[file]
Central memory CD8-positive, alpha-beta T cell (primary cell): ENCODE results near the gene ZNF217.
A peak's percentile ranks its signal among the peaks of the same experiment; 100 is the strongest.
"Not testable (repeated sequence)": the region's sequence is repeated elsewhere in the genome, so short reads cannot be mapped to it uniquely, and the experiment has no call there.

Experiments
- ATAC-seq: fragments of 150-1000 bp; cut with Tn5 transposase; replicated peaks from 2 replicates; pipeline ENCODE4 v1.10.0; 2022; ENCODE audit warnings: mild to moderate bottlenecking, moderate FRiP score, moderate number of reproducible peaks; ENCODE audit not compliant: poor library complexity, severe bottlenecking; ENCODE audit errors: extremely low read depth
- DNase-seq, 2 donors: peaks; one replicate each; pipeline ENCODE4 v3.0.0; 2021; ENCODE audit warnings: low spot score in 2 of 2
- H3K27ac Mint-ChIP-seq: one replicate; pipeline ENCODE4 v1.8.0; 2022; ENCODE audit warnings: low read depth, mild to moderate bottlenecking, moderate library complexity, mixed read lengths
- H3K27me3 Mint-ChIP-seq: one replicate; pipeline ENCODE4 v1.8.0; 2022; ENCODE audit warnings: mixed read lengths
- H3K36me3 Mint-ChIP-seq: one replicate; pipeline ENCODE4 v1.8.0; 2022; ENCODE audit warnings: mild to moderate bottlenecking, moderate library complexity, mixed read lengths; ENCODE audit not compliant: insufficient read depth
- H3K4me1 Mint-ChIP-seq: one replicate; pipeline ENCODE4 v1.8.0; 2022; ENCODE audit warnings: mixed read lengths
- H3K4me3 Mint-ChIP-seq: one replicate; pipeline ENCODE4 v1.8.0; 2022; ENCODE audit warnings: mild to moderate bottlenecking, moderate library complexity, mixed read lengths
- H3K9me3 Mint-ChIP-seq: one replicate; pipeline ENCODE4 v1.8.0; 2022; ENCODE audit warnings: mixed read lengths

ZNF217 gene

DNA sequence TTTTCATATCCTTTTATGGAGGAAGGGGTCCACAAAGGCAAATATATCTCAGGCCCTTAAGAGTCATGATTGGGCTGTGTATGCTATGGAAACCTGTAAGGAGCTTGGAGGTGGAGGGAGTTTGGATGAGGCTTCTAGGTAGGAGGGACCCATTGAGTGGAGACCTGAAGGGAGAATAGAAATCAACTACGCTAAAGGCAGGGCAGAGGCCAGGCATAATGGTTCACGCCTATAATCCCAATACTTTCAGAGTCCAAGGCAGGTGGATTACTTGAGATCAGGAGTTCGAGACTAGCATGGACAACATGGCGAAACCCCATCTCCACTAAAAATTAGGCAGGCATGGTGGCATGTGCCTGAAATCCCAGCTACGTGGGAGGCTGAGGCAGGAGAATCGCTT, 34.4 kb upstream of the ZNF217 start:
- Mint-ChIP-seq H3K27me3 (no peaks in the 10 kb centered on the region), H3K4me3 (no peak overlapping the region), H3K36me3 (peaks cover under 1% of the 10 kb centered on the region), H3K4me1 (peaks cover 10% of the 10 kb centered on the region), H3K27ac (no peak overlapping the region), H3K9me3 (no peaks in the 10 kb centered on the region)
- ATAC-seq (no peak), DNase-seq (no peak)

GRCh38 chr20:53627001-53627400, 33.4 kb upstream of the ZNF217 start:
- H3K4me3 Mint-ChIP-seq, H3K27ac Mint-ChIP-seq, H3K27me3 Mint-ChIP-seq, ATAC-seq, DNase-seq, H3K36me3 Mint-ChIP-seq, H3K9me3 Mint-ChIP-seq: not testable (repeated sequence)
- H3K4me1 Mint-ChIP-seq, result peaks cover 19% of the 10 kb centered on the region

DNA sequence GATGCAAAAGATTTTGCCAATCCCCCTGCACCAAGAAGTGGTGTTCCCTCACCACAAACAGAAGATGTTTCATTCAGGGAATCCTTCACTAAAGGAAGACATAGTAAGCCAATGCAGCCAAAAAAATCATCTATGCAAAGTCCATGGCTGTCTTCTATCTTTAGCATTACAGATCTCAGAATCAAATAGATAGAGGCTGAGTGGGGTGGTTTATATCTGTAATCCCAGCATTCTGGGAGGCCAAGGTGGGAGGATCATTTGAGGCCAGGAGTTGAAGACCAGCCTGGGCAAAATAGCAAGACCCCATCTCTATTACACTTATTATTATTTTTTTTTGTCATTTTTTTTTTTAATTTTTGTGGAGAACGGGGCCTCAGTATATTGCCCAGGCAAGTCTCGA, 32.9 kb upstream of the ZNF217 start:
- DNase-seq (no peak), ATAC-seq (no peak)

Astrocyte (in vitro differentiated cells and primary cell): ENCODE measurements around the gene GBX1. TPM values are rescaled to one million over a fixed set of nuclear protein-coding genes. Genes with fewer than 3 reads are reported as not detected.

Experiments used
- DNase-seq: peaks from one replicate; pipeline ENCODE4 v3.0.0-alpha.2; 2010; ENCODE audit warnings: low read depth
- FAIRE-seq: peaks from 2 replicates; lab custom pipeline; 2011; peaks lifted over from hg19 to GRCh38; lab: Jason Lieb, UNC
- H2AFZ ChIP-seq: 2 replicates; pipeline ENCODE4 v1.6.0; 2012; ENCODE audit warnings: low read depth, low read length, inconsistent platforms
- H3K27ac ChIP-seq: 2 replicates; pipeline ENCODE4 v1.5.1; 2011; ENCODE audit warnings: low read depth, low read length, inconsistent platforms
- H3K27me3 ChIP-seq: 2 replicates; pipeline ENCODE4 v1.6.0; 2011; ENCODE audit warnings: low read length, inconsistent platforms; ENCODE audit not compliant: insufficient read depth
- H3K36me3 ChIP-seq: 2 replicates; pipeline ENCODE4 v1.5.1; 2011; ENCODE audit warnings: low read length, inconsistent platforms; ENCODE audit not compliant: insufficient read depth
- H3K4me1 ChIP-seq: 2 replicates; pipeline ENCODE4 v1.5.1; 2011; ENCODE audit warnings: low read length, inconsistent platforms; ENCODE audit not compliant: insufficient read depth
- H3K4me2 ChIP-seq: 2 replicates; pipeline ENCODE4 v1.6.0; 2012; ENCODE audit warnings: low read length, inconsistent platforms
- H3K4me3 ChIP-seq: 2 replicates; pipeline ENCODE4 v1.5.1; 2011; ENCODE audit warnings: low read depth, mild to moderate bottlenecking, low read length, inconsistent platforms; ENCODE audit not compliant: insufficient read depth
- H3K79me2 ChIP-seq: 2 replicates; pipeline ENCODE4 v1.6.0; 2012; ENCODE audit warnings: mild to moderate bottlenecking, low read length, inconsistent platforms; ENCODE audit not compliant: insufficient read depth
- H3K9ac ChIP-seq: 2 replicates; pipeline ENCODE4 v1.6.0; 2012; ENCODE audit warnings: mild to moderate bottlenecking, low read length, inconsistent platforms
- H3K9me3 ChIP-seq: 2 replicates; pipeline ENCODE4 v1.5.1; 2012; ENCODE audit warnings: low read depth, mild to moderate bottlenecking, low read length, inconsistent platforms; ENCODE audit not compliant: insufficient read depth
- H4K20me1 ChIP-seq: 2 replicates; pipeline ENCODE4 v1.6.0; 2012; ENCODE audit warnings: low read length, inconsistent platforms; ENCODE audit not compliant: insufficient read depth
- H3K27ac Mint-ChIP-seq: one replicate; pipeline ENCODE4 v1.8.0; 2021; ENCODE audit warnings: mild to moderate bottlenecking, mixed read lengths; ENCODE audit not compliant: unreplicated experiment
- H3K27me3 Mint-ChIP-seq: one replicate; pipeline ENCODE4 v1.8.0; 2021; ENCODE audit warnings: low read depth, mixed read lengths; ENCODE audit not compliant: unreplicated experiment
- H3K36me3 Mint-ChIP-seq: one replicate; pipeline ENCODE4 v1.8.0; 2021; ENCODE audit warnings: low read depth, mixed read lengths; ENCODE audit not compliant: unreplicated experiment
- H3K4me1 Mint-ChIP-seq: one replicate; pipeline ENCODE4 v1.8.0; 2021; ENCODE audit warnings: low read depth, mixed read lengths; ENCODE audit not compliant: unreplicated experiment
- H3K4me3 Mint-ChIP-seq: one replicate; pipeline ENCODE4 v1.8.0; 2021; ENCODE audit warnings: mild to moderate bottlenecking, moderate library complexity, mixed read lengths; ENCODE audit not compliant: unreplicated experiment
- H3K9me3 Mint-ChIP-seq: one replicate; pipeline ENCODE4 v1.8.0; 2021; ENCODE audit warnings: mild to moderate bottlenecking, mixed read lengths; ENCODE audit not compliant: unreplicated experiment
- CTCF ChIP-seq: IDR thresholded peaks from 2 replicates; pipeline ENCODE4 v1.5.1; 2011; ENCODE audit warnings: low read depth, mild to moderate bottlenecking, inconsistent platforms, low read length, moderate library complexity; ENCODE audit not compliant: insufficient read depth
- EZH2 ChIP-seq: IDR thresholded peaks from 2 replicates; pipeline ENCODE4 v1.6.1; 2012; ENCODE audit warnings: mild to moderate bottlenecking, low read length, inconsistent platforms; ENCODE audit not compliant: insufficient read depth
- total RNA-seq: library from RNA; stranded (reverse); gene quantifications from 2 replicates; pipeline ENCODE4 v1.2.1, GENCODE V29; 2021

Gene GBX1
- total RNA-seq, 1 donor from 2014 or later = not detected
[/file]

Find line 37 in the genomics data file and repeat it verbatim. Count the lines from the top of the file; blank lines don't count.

- H3K27ac Mint-ChIP-seq: one replicate; pipeline ENCODE4 v1.8.0; 2021; ENCODE audit warnings: mild to moderate bottlenecking, mixed read lengths; ENCODE audit not compliant: unreplicated experiment